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What do want from an onboard preamp?

Discussion in 'Pickups & Electronics [BG]' started by xyllion, Jul 23, 2004.


  1. xyllion

    xyllion Commercial User

    Jan 14, 2003
    San Jose, CA, USA
    Owner, Looperlative Audio Products
    I'm considering the possibility of designing an onboard preamp and then publishing the schematic on the Internet. Included in this project would be ordering a run of printed circuit boards and then making the bare boards available to everyone at my cost. Depending on how many people want these boards, cost would likely be anywhere from $3 per board up to $33 per board if it were just me. The actual cost would depend on how many we order.

    I actually started this project in the past, but then shelved for lack of time. Now I'm thinking of reviving it. Before I do, I''m asking for input. My goals are a very simple preamp perhaps without any tone shaping, but I know others might have different opinions. If you are interested building your own preamp from a bare pc board, what would your requirements be? I can likely make the circuit modular so that you can use as much or as little as you require.

    If this project interests you, let me know.
     
  2. RyanHelms

    RyanHelms

    Sep 20, 2003
    Cleveland, OH
    OMG, everything every market preamp has to offer ;)
    Seriously, an elegant, well voiced 3 band EQ would probably suite everyone's needs. Would sweepable mid be too much? I'ld be happy just to get this mag/piezo blend figured out!

    BTW, passive would even be cool, since I've always been told it's better to cut than boost...
     
  3. Jazz Ad

    Jazz Ad Mi la ré sol Gold Supporting Member Supporting Member

    Yeah a buffered blend is a must have, so you can mix any kind of pickups including piezos.
     
  4. keb

    keb

    Mar 30, 2004
    Another vote for sweepable mids and buffered blend.
     
  5. A9X

    A9X

    Dec 27, 2003
    Sinny, Oztraya
    I'm doing this myself at the moment too. My design criteria are,
    - quality, low noise, stable buffered inputs for each pickup
    - gain and blend
    - high overload ability
    - low impedance, high drive ability output circuit.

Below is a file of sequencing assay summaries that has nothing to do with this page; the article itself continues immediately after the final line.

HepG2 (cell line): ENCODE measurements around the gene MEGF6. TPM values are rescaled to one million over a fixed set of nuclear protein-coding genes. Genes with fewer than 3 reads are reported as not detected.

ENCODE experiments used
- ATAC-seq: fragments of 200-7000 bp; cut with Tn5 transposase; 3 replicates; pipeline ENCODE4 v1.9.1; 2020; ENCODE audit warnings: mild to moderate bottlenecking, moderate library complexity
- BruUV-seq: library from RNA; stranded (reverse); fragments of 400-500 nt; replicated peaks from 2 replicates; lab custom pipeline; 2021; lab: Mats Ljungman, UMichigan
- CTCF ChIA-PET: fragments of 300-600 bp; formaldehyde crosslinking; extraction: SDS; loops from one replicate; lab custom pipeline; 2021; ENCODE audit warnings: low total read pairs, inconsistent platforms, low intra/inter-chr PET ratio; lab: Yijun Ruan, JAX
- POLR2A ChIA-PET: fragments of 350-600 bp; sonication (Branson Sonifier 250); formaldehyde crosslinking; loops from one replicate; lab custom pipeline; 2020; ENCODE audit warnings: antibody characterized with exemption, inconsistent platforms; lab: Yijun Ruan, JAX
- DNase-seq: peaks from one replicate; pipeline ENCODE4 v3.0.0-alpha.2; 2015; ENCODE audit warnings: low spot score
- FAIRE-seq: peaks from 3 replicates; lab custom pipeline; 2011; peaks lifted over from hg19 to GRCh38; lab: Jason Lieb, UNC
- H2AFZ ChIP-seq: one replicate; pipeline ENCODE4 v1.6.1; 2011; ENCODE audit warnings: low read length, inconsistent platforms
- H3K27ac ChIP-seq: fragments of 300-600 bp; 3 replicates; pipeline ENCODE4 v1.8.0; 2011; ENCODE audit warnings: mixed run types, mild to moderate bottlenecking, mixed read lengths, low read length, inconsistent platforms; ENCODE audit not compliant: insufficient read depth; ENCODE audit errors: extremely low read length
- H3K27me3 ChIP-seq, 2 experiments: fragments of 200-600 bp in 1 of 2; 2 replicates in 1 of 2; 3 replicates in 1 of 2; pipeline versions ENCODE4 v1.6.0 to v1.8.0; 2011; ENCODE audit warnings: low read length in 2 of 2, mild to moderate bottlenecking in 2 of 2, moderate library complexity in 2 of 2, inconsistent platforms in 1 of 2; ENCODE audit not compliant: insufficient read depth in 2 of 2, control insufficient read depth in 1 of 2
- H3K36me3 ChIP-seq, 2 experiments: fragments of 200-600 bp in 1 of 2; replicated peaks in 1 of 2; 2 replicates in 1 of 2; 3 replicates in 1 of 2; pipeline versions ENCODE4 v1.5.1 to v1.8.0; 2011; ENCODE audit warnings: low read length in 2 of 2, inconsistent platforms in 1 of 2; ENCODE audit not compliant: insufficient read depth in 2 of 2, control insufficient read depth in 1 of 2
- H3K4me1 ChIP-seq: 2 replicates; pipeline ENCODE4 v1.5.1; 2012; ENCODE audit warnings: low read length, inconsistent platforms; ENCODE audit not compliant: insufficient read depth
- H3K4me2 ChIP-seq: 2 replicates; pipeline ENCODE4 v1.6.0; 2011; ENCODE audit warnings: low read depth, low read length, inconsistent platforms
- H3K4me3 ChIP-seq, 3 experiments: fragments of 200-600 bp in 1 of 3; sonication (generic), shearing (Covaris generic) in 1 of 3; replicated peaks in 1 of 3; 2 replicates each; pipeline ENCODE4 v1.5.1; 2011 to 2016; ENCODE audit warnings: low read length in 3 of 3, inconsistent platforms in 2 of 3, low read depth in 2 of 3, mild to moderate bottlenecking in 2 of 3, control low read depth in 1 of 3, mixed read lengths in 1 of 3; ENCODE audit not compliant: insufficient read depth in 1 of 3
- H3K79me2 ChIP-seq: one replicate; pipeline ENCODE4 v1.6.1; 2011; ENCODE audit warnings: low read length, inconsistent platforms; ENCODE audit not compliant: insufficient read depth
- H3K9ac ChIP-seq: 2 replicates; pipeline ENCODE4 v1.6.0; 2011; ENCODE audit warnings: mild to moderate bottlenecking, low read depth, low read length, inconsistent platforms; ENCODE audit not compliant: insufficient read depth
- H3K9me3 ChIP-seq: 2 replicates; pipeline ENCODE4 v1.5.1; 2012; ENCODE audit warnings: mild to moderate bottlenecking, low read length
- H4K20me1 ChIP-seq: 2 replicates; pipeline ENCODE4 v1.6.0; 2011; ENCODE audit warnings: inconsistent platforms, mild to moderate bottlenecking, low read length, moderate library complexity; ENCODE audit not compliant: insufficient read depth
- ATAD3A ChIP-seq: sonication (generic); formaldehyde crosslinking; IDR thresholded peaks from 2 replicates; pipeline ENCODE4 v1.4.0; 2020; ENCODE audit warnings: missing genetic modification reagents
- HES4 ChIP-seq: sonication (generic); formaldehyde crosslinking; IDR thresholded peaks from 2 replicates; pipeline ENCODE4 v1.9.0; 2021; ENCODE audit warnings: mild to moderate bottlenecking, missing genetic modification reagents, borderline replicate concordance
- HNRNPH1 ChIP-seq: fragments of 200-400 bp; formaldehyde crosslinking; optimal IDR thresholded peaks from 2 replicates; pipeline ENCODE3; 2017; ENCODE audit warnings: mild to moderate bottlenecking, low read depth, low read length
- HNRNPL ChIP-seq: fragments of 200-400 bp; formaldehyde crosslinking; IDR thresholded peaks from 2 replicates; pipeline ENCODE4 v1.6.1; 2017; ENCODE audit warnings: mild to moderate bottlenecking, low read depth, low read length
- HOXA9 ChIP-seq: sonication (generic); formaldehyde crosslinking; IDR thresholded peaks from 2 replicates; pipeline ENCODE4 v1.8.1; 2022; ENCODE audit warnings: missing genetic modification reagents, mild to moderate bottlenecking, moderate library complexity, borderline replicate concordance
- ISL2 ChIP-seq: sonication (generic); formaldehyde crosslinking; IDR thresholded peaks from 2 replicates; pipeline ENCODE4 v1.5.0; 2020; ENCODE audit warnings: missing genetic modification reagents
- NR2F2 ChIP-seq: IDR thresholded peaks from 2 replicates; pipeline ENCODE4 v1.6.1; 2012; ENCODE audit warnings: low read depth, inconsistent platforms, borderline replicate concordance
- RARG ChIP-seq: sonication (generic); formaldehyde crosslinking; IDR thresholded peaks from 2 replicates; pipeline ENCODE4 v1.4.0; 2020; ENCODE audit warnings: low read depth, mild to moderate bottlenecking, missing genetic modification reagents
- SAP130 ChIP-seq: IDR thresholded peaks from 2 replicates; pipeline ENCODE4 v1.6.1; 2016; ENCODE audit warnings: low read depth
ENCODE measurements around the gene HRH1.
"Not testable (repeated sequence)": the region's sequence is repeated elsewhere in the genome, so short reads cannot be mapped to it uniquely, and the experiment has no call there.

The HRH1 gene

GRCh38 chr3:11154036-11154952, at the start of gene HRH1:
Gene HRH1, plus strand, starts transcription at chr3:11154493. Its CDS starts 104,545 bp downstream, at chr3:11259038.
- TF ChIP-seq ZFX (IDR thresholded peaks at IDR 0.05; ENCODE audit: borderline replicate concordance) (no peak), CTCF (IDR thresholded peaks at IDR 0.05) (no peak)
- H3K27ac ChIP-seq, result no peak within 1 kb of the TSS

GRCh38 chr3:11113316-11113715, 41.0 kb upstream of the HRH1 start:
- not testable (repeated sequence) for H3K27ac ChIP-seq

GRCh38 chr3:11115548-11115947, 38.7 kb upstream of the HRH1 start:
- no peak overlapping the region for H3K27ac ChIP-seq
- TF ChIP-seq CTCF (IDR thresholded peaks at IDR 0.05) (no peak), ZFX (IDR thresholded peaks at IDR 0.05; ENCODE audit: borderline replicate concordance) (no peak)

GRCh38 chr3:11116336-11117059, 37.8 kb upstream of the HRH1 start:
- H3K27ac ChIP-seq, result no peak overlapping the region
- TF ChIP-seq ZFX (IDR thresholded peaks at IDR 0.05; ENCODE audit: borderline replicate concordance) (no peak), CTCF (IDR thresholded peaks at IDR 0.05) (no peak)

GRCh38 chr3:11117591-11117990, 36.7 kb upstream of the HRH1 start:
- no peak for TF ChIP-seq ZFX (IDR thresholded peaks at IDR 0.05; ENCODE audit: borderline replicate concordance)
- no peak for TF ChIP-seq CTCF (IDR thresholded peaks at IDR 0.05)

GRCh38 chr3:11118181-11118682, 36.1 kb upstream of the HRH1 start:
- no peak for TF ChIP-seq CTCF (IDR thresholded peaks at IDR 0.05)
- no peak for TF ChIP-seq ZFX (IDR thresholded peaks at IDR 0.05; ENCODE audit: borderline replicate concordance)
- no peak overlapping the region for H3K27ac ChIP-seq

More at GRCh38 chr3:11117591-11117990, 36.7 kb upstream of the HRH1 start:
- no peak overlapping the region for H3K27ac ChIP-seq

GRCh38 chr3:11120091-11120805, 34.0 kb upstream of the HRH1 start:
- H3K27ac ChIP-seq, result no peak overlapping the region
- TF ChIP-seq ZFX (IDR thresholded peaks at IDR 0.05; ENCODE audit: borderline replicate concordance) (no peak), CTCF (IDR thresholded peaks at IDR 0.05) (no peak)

- minimum gain, ie only what's needed
    - proven good sounding topologies, ie no TL072's.
    - possibilty to add an input shunt resistor/cap for each pickup on the PCB to simulate the load that passive circuits provide. Some people really like this effect.
    - I'd rather EQ at the amp, but depending on the number of knobs people want, a 4 band would be nice too, with sensible amounts of cut/boost, say 8-12dB. This also give people the advantage of building something that's not commercially available. Size constraints might make this impractical with components most people can actually solder.

    I think what you're suggesting is a great idea, and similar projects I've seen and/or been involved in in other audio fora have been great successes.
     
  6. xyllion

    xyllion Commercial User

    Jan 14, 2003
    San Jose, CA, USA
    Owner, Looperlative Audio Products
    Doing this yourself for yourself or do you plan to share the result? If you are planning to share the result, I'll probably just back off and let you run with your design.

    Yep, that is definitely a constraining factor. If I were to design it to be professionally assembled, I would pick the smallest parts available, but that simply will not be practical in this case. I'm not sure how feasible a 4-band eq will given the size constraints.

    If stacked knobs are required, then we will have to live with what is commercially available. I want to avoid custom ordered pots since they get very expensive and minimum orders are not something that I want to deal with. In the end, I would like the PCB to be the only custom part and the other components should be easily ordered by anyone that ones to build one of these.

    Thanks. We'll see how it all pans out. If I can make the design modular enough, perhaps we can more or less satisfy the desires of everyone involved.
     
  7. A9X

    A9X

    Dec 27, 2003
    Sinny, Oztraya
    I'm doing it for myself, because I don't like most of what I've seen used out there, but I have a small manufacturer interested, based solely on them trying out some of the tube amp designs I've built in the past. If it were to become commercial, possible on a small scale, pricing would be in the John East design ranges.